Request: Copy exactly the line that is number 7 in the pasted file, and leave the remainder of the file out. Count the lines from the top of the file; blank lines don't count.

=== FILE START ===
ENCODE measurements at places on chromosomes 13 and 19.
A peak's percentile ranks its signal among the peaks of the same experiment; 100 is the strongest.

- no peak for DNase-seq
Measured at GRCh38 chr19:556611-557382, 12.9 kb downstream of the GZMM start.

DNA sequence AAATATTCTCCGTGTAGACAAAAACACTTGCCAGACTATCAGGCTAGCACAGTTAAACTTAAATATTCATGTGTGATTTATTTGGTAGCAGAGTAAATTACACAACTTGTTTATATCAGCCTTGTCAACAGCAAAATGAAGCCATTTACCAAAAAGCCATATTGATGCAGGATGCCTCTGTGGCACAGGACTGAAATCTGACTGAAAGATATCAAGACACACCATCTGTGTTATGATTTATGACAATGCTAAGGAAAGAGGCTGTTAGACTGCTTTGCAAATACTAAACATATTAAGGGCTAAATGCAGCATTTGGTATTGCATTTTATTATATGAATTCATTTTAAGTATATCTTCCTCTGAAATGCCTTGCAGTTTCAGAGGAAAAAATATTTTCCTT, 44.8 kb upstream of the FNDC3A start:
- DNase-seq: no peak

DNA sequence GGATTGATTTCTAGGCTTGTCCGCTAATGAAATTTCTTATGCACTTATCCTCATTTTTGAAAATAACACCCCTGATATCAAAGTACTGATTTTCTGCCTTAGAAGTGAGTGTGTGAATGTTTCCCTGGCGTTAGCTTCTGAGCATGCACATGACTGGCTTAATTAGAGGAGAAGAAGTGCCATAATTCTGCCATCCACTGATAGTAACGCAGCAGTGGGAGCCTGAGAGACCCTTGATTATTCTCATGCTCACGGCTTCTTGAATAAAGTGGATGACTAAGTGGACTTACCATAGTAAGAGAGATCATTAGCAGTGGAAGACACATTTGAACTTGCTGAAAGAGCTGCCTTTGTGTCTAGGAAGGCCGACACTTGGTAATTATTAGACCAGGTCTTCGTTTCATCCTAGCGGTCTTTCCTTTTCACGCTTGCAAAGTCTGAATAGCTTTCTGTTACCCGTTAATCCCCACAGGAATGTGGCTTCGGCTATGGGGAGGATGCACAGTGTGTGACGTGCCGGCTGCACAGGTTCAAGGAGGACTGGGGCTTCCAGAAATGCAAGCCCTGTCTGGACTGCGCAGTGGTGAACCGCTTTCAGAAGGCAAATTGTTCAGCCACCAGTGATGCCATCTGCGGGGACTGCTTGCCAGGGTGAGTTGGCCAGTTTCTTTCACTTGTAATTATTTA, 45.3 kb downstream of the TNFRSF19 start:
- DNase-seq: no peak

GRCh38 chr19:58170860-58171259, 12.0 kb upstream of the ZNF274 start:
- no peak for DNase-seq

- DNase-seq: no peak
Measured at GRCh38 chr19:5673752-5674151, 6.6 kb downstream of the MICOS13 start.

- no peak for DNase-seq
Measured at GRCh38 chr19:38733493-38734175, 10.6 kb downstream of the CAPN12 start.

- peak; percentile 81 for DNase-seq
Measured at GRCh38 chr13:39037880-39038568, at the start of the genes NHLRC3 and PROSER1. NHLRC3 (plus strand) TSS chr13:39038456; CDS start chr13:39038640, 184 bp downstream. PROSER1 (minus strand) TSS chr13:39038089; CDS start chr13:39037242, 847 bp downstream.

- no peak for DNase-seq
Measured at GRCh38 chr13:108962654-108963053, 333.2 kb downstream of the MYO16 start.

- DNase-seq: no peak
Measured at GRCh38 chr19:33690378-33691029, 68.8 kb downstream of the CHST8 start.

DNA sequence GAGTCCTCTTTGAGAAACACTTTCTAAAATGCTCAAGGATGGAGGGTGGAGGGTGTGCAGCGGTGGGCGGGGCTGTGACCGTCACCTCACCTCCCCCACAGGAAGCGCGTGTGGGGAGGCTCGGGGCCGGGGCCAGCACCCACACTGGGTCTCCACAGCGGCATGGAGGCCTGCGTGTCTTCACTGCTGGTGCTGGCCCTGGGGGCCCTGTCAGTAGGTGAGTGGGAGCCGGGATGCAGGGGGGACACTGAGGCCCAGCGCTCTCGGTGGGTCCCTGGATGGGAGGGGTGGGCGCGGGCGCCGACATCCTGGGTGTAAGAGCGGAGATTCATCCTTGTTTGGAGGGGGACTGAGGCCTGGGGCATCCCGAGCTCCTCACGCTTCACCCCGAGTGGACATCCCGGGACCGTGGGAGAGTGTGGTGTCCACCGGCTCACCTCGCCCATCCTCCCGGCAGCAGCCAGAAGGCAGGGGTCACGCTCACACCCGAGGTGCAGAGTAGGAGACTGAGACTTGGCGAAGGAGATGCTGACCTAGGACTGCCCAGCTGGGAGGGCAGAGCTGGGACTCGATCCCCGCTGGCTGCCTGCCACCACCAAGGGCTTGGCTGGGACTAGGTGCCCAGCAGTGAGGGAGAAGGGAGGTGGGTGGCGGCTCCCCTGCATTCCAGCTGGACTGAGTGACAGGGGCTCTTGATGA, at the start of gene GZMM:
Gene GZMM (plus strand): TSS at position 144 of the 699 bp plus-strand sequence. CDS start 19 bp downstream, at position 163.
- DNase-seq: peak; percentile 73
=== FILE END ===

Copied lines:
DNA sequence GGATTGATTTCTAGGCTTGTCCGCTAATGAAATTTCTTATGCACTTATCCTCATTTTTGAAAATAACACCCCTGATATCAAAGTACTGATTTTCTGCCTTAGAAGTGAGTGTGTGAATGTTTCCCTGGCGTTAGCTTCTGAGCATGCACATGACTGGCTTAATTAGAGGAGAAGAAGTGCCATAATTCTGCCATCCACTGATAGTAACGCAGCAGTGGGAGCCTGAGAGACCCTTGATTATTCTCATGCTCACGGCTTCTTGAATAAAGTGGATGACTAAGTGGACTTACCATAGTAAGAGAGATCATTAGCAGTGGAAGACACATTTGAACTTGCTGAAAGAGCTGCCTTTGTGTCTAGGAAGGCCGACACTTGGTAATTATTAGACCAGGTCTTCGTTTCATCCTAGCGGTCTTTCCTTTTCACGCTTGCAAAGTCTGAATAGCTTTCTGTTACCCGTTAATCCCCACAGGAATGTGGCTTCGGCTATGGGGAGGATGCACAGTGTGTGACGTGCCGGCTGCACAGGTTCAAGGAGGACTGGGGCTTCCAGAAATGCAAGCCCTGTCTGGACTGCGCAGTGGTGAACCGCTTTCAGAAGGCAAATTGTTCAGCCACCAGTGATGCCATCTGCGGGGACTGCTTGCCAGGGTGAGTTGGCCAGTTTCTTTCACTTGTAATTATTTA, 45.3 kb downstream of the TNFRSF19 start: